World Economy

Greece Secures Second Bailout Tranche

The Greek government has agreed to reduce pensions in 2019 and lower tax breaks in 2020.
The Greek government has agreed to reduce pensions in 2019 and lower tax breaks in 2020.

Greece and its creditors have come to a compromise after showdown talks over the latest bailout package in Malta, according to reports. It means Athens will be able to receive a second tranche from the 2015 agreement.

A breakthrough was achieved in the talks between Greece and the eurozone finance ministers on Friday, which will ensure the southern eurozone nation will have enough money to meet a deadline for debt repayments, DW reported.

Greece is awaiting the latest tranche of an €86 billion ($91.6 billion) bailout from the European Stability Mechanism, the eurozone’s rescue fund, that it needs for debt repayments in July.

Eurozone finance ministers meeting in the Maltese capital of Valletta said Athens agreed in principle to the tough new reforms and technical teams would visit Greece as soon as possible to seal the deal.

“The big blocks have now been sorted out and now we just have the final stretch,” Eurogroup head Jeroen Dijsselbloem said after the talks. He said the Greek government accepted to reduce pensions in 2019 and lower tax breaks in 2020 in return for a bailout payment despite widespread public opposition to the new measures.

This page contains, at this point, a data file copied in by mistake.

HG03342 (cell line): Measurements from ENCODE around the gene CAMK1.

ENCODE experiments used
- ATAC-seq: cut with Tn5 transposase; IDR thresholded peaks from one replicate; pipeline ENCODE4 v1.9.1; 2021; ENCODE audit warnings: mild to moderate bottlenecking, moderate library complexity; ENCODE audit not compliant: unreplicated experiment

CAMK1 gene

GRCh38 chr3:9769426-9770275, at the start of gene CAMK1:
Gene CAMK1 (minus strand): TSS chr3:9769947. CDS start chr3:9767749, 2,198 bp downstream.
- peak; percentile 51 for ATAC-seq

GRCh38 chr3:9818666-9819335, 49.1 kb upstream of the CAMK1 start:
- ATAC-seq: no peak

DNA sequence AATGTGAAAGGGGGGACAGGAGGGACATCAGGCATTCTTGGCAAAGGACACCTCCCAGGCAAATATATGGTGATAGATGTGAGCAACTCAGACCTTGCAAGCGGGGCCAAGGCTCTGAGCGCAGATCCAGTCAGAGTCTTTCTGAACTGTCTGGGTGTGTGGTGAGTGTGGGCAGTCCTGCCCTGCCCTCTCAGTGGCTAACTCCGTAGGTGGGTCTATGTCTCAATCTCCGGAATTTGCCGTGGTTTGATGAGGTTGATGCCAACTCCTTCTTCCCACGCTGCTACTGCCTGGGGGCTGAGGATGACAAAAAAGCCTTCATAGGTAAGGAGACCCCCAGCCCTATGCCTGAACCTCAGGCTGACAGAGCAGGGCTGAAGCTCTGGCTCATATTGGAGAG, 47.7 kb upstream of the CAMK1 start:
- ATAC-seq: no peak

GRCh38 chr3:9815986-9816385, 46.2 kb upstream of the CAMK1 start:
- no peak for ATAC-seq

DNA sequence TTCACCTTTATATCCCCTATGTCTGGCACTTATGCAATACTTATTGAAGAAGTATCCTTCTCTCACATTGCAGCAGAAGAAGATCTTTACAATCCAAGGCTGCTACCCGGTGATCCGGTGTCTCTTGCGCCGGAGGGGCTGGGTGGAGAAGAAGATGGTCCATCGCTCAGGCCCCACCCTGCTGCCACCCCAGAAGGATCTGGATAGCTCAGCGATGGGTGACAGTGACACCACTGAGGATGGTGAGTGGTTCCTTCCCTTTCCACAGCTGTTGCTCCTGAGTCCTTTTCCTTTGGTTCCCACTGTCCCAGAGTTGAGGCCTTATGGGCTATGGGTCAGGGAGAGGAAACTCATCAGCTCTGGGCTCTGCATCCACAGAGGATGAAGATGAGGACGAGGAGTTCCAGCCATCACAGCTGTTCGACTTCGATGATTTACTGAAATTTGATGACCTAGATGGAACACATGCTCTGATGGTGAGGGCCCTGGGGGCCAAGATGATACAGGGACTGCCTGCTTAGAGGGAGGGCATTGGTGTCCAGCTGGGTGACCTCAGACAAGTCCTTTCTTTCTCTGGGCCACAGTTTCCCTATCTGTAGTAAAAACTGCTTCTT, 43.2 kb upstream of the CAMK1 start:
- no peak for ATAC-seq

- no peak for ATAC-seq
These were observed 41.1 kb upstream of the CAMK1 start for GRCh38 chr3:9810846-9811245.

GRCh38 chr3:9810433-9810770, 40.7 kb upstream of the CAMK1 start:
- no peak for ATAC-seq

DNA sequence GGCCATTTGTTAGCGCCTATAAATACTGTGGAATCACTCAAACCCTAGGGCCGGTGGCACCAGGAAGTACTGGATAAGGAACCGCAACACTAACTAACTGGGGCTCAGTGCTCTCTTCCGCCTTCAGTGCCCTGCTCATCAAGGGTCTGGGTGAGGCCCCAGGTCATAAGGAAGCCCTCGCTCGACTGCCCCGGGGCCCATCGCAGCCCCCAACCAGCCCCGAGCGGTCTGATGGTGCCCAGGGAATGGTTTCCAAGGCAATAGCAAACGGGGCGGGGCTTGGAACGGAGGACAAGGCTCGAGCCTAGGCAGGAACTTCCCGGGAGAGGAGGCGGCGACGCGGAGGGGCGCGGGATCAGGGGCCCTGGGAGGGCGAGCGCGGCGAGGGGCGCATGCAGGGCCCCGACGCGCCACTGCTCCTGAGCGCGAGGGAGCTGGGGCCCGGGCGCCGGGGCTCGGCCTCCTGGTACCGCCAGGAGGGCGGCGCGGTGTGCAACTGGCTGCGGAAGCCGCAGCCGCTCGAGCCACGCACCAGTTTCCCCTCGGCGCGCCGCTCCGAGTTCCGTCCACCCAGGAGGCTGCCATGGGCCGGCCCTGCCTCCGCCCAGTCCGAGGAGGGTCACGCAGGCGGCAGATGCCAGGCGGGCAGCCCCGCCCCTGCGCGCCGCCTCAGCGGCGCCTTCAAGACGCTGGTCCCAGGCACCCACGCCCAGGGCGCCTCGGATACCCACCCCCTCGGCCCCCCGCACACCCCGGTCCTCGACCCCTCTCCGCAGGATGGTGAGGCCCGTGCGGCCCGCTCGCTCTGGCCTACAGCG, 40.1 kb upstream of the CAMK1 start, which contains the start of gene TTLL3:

Greek Finance Minister Euclid Tsakalotos said the commitments would pass through parliament as soon as possible, although the gamble relies on his Syriza party’s razor-thin majority.

Tsakalotos said his eurozone counterparts had also agreed that Greece could boost social spending if budget targets were met, and that debt relief would also come back to the table.

Talks between Athens and its creditors had stalled over the last few months with calls for the Greek government to make additional pension cuts, continue to deregulate the labor market and reduce the tax-exemption ceiling.

The IMF had lobbied for austerity measures on Greece to be eased, but other creditors in Europe had disagreed, calling for €3.6 billion worth of further austerity measures.

Earlier this week, Greek President Alexis Tsipras had demanded a meeting of the eurozone nations if there was no breakthrough at the meeting on Friday.

“Today is an important day, the moment when everyone has to commit to the details of a good agreement,” EU Economic Affairs Commissioner Pierre Moscovici said in Malta.

“Greece needs this; we end the uncertainties that are scaring investors,” he added.

The country is due to pay back €1.3 billion in April to the European Central Bank and a further €4 billion this summer.

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